Tim Elverson is the DS for Canyon Eisberg. Elverson, who also owns the team, is ably supported by assistant DS Simon Holt.
Often known as swannies, the soigneurs (or healer) play a key support role before, during and after each race.
The swanny organises supplies, prepares drinks and food, provides pre and post-ride massages and personal encouragement.
Swannies are also responsible for manning the feed zones during races. A feed zone is a specified location on the course of a long race where team personnel are allowed to hand out supplies such as bottles, food and gels to their riders as they pass by.
Each rider usually starts a race with two bottles but they can quickly get through their contents, especially in hot weather.
Handing out bottles (or bidons) when riders pass by at speeds of 30mph or more is tricky and requires concentration and skill – both the swanny and rider.
But if the handover is not successful, the rider may have to ride for another hour or more until the next feed zone comes around – unless he can get a bidon from the team car.
You may have heard people talking about the term ‘sticky bottle’ and wondered what it is. It’s when a rider who has gone back to get food and water from the team car during a race, holds on to the bottle for a bit longer than necessary to get a free tow.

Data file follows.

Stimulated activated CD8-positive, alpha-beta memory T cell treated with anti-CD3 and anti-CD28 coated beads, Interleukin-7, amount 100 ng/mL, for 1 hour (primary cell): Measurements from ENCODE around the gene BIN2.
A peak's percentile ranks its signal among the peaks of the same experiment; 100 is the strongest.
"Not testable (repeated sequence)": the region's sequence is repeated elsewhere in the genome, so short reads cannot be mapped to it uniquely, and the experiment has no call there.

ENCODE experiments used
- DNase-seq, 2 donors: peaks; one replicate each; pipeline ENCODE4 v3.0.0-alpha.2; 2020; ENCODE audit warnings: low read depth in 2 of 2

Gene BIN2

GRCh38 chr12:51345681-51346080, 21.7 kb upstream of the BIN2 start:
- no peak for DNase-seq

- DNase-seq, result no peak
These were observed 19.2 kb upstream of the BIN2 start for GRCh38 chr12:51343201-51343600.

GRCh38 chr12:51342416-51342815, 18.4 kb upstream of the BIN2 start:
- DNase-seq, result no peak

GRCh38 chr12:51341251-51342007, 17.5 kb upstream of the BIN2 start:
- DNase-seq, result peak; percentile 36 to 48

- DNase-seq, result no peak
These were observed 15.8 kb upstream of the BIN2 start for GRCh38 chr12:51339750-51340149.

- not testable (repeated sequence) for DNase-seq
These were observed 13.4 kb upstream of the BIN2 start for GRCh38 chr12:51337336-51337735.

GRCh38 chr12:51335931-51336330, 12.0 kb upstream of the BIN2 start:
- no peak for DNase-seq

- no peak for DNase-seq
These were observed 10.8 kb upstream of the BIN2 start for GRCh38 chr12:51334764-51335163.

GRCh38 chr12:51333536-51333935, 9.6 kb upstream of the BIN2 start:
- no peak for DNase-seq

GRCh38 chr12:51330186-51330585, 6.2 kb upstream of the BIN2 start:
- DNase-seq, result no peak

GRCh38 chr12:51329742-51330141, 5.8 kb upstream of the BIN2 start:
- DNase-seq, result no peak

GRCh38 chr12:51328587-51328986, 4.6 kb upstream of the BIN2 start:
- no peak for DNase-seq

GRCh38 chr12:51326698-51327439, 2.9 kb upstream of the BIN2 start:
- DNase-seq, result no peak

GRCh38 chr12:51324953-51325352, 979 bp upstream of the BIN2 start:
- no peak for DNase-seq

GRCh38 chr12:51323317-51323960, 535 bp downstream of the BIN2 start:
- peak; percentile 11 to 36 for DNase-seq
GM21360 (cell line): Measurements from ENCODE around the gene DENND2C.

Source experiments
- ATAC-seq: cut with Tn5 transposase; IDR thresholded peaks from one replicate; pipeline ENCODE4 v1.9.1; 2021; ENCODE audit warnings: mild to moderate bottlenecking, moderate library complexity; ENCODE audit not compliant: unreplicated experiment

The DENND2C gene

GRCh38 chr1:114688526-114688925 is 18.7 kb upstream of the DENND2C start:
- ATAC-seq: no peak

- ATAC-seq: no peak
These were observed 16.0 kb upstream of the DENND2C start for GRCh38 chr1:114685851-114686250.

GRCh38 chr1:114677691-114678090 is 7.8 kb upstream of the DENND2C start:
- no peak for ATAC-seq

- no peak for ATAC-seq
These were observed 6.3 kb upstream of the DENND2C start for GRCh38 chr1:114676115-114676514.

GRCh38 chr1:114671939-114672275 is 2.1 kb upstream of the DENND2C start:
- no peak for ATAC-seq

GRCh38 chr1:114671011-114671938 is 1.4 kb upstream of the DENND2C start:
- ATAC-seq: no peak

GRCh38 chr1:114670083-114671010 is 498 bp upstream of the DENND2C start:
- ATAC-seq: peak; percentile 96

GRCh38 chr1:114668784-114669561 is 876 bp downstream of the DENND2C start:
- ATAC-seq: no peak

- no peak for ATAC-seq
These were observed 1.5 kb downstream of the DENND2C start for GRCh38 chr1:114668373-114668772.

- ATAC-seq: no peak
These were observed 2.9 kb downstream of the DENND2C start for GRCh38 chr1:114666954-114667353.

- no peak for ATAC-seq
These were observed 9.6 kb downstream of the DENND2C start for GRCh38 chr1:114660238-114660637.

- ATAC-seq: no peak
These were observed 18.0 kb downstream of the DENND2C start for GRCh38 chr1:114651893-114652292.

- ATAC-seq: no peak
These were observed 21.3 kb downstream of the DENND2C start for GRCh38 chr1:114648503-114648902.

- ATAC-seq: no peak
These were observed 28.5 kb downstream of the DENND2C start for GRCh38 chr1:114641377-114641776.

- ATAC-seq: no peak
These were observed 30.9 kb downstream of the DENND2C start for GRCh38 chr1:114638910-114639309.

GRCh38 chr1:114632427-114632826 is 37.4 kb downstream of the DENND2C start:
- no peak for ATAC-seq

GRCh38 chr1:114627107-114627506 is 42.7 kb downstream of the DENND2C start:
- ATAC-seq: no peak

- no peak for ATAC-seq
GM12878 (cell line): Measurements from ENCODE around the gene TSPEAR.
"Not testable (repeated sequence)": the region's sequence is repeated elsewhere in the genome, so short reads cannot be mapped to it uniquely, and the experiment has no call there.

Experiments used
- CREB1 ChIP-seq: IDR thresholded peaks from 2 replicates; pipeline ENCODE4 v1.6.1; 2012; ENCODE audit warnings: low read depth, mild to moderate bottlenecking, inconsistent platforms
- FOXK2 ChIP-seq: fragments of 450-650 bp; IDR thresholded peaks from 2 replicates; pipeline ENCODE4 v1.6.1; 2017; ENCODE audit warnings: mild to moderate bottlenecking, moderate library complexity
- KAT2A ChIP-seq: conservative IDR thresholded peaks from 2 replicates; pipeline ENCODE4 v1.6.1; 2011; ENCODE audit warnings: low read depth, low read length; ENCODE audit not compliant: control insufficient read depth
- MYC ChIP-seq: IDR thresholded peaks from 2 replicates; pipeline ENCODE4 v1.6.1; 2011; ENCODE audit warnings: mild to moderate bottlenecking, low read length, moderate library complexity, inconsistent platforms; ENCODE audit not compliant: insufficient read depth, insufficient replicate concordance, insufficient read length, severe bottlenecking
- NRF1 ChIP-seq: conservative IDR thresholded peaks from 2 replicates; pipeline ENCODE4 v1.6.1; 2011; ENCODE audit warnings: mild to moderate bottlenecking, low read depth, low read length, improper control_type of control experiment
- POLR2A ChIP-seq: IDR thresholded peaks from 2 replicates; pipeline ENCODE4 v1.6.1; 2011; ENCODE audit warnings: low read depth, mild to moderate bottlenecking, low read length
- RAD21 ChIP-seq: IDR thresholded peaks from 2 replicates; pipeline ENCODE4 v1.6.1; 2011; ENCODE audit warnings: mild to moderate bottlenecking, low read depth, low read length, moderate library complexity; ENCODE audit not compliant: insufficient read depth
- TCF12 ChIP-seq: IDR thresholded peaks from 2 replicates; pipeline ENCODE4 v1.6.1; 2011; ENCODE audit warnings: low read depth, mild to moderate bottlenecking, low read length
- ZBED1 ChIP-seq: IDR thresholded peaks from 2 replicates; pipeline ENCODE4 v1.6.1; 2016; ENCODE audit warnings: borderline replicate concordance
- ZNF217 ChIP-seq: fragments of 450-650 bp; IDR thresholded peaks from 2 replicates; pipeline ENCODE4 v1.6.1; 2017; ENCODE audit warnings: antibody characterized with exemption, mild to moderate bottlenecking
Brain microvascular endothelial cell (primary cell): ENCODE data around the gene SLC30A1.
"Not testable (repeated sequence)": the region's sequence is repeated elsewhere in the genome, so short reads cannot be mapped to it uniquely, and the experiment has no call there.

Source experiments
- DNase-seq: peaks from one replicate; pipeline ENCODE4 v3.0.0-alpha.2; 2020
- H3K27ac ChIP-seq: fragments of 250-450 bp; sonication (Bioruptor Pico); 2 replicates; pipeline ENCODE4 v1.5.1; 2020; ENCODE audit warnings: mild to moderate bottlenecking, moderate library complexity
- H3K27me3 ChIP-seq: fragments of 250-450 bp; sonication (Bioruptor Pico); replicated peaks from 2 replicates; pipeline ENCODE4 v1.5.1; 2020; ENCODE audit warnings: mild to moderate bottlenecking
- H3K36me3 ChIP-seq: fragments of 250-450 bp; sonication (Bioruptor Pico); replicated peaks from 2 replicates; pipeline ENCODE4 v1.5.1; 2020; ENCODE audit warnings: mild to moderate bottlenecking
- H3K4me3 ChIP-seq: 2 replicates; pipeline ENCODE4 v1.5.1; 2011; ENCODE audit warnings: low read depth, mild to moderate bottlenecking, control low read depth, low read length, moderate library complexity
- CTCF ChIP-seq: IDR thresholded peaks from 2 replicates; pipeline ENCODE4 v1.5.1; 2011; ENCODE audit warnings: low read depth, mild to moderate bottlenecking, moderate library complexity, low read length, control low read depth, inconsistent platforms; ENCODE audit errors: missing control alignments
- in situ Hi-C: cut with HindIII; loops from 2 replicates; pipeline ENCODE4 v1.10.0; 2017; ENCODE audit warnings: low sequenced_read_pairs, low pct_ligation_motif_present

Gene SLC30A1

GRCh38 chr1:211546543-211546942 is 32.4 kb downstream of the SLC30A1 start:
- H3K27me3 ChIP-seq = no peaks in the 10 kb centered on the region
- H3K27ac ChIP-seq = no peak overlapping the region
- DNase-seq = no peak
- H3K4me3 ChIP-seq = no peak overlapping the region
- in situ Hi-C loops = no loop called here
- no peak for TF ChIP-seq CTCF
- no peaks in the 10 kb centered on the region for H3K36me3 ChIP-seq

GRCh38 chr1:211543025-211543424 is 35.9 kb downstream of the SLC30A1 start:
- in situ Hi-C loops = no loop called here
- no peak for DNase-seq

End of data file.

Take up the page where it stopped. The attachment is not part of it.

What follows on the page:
The race commissaire, similar to a referee in football, will often ignore the tow if the bottle is held for only a few seconds.
But they may give a sanction – by way of a fine or time penalty – if a blatant advantage is gained.
Bottles, food, gels and the like are also handed out to riders in musettes. These are small, lightweight, cotton shoulder bags, designed to be easily grabbed by a moving rider.
The rider grabs the musette, places the shoulder strap over the head and one shoulder, removes the contents – sharing them out with other team members – before discarding the empty bag.
These days, race organisers are much stricter about litter than they used to be and there will usually be a litter zone at the end of the feed zone, where riders are allowed to discard empty musettes, food and gel wrappers safe in the knowledge their rubbish will be picked up.
Commissaires can give out fines or time penalties to riders who break littering rules.
In many races, riders are not allowed to take on food or drinks during the first and last specified kms of a race.